Global unrest, war and strife, has led to another ‘problem’, more and more economic migrants, refugees and asylum seekers. Most Cypriots would say there are too many coming to Cyprus and ultimately its bad for the environment and sustainability. I don’t agree with this level of generalisation. Many of these incoming persons have more skills linked to the land, growing things, making things and generally coping with change, and have a lower environmental impact, as measured through personal ‘carbon footprints’.
In Cyprus and in Europe, we talk about a ‘Refugee Crisis’ but when I look at eroded cultural landscapes, bland and homogenous food, people whose only retreat is into a computer game, I think we should be thinking ‘Refugee Opportunity”. Those young people from Asia and Africa whom I now work with, have startled me out of my reverie. In the past weeks, with eight learners, including five West African asylum seekers, we ran a 32-day course that we designed and created called “Sustainable Rural Development – Focus on Culture and Nature”.
It is part of the European Union’s ‘Green Village’ initiative (created through the “Leonardo da Vinci” programme – 2009-2013), with Kato Drys Community Council as the Cypriot partner, working with eight other EU states who were concerned by losses of traditional skills and disappearing ability to make things by hand.
The group learned mosaic, ‘Lefkaritika’ (Lefkara embroidery lace), weaving, crochet, felt-making, cordage/rope making (for chair restoring), making paints from natural plant and mineral pigments, sun-dried brick making and fine line painting in the Greek style. Their aptitude and willingness to learn was a revelation. They were just so good at making as well as being IT savvy and their (often horrific) recent life stories have instilled in them a gritty determination to succeed.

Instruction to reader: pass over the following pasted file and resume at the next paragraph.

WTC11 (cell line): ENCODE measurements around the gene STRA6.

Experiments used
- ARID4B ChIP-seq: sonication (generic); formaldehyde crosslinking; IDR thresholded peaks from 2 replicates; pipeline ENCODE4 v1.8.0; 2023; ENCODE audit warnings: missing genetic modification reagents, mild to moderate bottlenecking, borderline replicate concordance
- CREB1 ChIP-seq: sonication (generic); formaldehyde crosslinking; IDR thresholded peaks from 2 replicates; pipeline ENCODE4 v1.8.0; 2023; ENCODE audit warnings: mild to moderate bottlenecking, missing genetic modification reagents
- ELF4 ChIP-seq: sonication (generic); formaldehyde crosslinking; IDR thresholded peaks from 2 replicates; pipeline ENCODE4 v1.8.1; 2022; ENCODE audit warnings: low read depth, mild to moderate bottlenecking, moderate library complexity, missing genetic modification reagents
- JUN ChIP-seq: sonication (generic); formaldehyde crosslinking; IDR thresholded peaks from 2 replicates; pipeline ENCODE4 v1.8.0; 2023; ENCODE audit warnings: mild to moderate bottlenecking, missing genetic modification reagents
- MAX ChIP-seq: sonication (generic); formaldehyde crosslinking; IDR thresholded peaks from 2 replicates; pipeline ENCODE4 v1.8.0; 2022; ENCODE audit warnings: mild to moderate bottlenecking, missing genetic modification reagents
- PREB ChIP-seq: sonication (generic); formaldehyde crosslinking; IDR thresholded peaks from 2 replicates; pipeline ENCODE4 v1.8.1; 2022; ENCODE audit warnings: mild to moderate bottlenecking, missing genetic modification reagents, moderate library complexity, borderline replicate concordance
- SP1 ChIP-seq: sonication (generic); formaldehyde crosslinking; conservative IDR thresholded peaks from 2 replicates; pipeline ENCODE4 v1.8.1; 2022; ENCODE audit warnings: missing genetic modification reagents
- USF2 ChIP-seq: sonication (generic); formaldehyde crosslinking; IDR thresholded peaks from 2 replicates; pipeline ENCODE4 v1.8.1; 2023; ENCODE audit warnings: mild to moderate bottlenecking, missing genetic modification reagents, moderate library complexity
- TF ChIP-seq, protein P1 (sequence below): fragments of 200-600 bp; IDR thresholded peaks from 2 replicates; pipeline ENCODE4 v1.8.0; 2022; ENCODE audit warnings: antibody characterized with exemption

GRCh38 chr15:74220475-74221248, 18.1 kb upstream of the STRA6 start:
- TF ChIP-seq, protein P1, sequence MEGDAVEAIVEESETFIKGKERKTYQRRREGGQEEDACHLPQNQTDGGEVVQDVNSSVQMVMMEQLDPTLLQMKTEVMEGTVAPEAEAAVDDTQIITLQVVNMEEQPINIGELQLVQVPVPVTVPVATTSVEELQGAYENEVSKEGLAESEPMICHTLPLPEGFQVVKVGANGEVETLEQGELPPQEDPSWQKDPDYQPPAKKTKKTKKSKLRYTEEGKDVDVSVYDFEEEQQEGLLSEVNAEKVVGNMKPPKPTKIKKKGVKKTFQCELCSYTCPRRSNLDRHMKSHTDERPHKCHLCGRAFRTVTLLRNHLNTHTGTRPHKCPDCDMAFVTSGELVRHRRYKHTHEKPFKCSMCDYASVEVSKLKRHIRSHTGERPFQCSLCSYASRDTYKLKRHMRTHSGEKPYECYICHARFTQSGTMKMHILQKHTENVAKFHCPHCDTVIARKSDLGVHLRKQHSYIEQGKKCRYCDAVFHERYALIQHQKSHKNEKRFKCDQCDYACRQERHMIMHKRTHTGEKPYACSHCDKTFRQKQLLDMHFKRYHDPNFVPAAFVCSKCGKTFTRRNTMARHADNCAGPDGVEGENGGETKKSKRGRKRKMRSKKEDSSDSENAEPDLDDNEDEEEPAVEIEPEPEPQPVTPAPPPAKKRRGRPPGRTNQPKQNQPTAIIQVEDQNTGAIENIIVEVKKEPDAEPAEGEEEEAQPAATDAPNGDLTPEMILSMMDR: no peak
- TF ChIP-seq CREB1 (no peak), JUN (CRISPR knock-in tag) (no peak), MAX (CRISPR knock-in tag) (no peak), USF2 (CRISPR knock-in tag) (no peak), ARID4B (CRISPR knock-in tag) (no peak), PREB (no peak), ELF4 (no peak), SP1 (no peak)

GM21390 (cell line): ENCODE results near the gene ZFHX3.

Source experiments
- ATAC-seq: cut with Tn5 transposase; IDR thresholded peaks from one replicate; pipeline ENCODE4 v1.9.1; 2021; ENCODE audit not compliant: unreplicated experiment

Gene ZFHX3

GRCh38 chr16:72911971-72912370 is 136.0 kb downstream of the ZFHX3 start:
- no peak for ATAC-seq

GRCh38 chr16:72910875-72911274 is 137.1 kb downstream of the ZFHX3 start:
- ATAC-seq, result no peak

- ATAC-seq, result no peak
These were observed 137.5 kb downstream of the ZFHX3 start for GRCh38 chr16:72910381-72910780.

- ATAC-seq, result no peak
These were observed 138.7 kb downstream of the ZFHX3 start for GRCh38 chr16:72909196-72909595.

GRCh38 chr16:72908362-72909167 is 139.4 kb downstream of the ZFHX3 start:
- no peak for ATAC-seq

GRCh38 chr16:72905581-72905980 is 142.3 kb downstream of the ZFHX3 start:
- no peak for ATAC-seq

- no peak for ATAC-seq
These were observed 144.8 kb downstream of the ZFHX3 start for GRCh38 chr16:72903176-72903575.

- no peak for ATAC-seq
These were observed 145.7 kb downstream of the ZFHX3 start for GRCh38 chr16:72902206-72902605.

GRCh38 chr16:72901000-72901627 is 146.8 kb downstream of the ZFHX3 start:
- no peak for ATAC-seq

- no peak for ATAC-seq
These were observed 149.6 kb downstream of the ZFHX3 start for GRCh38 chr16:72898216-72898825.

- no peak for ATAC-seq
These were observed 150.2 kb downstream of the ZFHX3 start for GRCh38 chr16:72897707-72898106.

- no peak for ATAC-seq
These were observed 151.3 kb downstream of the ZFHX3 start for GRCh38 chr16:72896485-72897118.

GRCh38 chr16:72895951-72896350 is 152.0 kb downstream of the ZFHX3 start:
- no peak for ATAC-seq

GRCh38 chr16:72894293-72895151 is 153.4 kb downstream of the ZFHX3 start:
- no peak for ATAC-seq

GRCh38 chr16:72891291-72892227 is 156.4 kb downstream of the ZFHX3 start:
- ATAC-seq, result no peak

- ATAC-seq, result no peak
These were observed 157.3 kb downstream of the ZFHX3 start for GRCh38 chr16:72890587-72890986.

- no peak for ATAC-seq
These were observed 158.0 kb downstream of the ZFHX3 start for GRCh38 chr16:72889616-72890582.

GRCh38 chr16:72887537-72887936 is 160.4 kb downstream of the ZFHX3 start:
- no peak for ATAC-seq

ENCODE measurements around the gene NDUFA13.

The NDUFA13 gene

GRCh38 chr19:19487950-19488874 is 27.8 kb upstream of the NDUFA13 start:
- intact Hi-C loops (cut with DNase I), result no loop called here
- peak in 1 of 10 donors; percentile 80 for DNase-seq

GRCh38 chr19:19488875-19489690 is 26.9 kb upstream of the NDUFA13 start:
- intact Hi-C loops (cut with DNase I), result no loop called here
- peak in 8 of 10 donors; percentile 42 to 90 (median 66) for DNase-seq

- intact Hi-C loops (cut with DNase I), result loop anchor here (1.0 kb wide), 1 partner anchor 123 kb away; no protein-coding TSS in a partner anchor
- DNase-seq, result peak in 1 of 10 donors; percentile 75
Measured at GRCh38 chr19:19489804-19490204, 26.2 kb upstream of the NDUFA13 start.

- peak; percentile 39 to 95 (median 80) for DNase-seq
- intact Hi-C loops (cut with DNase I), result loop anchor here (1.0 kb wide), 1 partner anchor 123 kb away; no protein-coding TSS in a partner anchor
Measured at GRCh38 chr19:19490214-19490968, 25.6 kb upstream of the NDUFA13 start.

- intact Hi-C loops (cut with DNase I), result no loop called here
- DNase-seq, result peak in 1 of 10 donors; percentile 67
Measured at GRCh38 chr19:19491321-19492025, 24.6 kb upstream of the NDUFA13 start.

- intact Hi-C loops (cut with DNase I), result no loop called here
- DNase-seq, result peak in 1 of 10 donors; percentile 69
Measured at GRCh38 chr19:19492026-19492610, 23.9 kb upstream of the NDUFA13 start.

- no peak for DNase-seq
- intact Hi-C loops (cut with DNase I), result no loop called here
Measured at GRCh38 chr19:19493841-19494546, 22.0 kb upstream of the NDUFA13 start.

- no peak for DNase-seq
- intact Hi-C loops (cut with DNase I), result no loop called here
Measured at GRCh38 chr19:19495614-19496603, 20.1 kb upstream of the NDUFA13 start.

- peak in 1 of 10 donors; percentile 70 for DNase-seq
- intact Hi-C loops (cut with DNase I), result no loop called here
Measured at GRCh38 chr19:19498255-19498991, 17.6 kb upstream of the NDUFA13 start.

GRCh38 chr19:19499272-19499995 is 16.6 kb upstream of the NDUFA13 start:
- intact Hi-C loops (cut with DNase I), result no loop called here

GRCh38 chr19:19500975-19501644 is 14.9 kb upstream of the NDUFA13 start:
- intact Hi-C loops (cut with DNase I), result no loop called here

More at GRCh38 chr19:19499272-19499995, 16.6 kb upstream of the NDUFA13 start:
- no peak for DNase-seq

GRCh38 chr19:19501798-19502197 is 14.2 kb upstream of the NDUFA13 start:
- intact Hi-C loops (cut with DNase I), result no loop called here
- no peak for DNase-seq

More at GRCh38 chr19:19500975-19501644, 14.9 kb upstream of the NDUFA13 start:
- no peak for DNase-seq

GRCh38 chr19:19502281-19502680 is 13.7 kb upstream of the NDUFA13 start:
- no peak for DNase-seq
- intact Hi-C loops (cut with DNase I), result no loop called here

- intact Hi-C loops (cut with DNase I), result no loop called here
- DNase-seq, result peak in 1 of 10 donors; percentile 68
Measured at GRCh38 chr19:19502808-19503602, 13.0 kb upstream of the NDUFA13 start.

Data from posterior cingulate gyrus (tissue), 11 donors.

Cyprus needs this new blood and needs to put refugees to work, for the benefit of keeping traditional skills alive, farms, villages, culture and nature. Refugees want jobs and there is a massive amount of work to be done to ensure a future for the past work of our ancestors. That future of course includes internet selling, on-line catalogues of handmade, unique and sustainable products and massively widening the market.
In a way I’m suggesting a bit of a brake on globalisation and a revisiting of localness. For a country like Cyprus, with its wonderful villages and fascinating culture, this just has to be a winner!
It’s a European directive that refugees and asylum seekers have a basic human right to be helped to find work and should be offered training. Here in the mountainous area of Larnaca District, we’ve taken this step forward. To my way of thinking, these enthusiastic and hard-working people are part of the future for lost skills in crafts and looking after the land.
In short, they are a bright spot on the horizon for the future of the past. Why not help them into work, help them rebuild their lives and reap the benefits of their hard, honest and very skilled work?
Martin Clark (a professional forester and land manager) is director of Grampus Heritage & Training, the UK’s most successful EU wide vocational training organisation, with 26 years’ experience